I Applied For An Online Payday Loan. Here's What Happened Next : Planet Money For months, NPR's Pam Fessler got calls from around the world offering her short-term loans. She had fallen into the world of online lead generation.

I Applied For An Online Payday Loan. Here's What Happened Next

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Payday lenders made about $49 billion in high cost loans last year. You know, payday lenders, folks who will loan you money for a week or two weeks until the end of the month at a ridiculous interest rate in many cases. Almost 40 percent of their business is done online, and if you ever wondered what happens when you apply for a payday loan, Pam Fessler of NPR's Planet Money team found out.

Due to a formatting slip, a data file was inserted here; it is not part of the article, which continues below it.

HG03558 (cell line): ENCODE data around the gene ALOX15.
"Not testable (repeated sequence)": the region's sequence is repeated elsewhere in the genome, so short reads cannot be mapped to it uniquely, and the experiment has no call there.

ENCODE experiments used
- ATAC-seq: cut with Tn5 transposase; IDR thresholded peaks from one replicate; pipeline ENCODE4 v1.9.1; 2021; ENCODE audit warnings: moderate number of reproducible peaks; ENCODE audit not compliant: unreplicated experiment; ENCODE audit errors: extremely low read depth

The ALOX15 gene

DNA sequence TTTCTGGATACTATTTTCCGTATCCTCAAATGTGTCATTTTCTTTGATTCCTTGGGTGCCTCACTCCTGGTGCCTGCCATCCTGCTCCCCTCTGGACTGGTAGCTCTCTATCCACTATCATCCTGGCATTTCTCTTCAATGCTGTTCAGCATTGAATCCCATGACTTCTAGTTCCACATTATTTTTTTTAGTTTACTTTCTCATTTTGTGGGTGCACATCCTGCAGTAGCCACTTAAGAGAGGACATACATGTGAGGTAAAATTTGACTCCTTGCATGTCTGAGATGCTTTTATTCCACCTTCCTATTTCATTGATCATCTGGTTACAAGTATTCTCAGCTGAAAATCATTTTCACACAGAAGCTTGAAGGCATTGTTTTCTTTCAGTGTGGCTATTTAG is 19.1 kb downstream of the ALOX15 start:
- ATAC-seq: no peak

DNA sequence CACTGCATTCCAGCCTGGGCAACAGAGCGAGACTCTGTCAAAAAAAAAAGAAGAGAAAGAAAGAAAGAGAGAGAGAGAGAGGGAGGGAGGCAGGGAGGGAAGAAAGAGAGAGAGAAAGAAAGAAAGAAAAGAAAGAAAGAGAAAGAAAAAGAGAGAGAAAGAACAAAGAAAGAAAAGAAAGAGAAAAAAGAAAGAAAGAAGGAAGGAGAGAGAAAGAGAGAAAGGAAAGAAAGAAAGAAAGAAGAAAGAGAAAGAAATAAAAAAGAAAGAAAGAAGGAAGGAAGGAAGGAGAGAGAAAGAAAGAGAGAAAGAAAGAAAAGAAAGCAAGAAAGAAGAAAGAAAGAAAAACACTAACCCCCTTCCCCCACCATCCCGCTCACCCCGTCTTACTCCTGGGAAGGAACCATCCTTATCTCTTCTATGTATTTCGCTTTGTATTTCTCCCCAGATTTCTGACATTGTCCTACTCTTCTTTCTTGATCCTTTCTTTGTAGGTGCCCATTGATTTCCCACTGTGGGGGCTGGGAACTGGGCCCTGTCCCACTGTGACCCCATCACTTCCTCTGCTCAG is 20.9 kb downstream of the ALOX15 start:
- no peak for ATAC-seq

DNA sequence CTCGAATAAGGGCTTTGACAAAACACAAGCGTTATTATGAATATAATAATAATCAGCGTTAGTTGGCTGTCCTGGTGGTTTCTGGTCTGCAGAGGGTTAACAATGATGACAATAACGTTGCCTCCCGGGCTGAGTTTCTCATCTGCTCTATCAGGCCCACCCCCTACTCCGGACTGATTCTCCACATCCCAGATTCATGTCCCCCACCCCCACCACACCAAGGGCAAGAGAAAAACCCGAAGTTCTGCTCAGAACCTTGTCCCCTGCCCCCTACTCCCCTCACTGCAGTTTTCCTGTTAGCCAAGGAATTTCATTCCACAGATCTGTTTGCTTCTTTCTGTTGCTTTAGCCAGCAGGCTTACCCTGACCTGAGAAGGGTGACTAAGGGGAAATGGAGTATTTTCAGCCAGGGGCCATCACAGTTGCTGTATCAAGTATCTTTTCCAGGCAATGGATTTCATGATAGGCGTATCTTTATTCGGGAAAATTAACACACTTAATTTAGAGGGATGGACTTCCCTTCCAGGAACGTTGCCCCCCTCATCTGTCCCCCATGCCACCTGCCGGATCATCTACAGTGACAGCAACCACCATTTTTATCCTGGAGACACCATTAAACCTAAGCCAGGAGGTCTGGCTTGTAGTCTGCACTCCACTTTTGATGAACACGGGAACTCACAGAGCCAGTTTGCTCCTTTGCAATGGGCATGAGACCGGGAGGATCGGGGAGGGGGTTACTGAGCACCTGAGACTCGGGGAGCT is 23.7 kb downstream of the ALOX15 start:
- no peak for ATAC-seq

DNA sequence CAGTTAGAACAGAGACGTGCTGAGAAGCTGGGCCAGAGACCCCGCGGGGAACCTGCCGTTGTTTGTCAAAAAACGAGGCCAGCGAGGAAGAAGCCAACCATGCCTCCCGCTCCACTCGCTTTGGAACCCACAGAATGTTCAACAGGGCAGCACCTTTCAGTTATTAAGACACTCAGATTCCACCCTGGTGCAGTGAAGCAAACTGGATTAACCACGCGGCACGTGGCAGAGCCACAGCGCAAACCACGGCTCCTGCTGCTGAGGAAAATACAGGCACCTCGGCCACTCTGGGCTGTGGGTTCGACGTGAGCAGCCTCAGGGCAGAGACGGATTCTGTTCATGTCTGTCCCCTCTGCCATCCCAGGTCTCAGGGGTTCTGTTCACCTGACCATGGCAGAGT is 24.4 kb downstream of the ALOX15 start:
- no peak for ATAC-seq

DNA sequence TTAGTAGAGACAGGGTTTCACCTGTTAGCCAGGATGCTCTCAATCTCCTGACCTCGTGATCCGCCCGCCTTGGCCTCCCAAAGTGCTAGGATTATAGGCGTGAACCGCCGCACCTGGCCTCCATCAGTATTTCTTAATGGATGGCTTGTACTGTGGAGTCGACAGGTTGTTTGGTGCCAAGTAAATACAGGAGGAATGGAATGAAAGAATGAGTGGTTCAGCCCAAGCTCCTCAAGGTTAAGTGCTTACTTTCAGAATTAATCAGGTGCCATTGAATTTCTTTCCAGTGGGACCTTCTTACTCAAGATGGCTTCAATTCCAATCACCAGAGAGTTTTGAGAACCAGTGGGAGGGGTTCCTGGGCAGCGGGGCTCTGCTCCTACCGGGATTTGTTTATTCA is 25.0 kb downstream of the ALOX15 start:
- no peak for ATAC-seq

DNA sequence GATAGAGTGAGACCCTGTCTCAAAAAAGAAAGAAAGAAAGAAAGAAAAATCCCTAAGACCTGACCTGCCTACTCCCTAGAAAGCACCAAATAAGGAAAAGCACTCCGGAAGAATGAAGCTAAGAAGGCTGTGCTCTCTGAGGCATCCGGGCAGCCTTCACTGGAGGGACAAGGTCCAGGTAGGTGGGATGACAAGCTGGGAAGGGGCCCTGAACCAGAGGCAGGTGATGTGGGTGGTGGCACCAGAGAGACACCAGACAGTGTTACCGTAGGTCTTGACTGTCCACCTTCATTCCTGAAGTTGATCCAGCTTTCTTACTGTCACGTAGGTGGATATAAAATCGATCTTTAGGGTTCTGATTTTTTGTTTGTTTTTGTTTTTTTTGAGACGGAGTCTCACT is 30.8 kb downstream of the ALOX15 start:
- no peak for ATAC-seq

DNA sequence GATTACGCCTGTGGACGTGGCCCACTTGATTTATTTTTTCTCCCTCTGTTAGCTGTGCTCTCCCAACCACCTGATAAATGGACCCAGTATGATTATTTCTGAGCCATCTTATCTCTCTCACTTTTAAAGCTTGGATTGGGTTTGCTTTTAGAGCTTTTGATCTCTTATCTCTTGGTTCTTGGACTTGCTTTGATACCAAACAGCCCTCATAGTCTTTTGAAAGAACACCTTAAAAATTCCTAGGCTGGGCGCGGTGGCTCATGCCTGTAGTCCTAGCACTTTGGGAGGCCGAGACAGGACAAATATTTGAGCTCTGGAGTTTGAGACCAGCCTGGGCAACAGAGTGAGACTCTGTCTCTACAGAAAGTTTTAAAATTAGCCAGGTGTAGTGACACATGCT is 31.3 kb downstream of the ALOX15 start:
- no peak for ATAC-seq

With just a few clicks, she became entangled in the confusing world of online payday lending.

PAM FESSLER, BYLINE: In the course of reporting a story earlier this year, I logged on to a site called eTaxLoan.com and filled out an application just to see what would happen. Let's see. How much should I ask for? Let's ask for $500. Okay. I need to put my address here, so it is...

To be safe, I make up an address, as well as a name, Mary.

And Social Security number? I'm going to make up one that I am sure nobody has, which is all the same digits. I'm also asked for my bank account and bank routing numbers. Pretty sensitive stuff. Again, I put in something fake. This is just a test. Still, in less than a minute, I got a response.

It says: Congratulations. Tremont Lending has been selected as your lender and you have been pre-approved for a loan up to $750. So what is the loan agreement? Wow. It turns out, if I wanted to borrow $750 for a week, I'll have to pay $225. The site says that's an annual percentage rate of more than 1,300 percent. I think I am not going to agree to this. So I log off.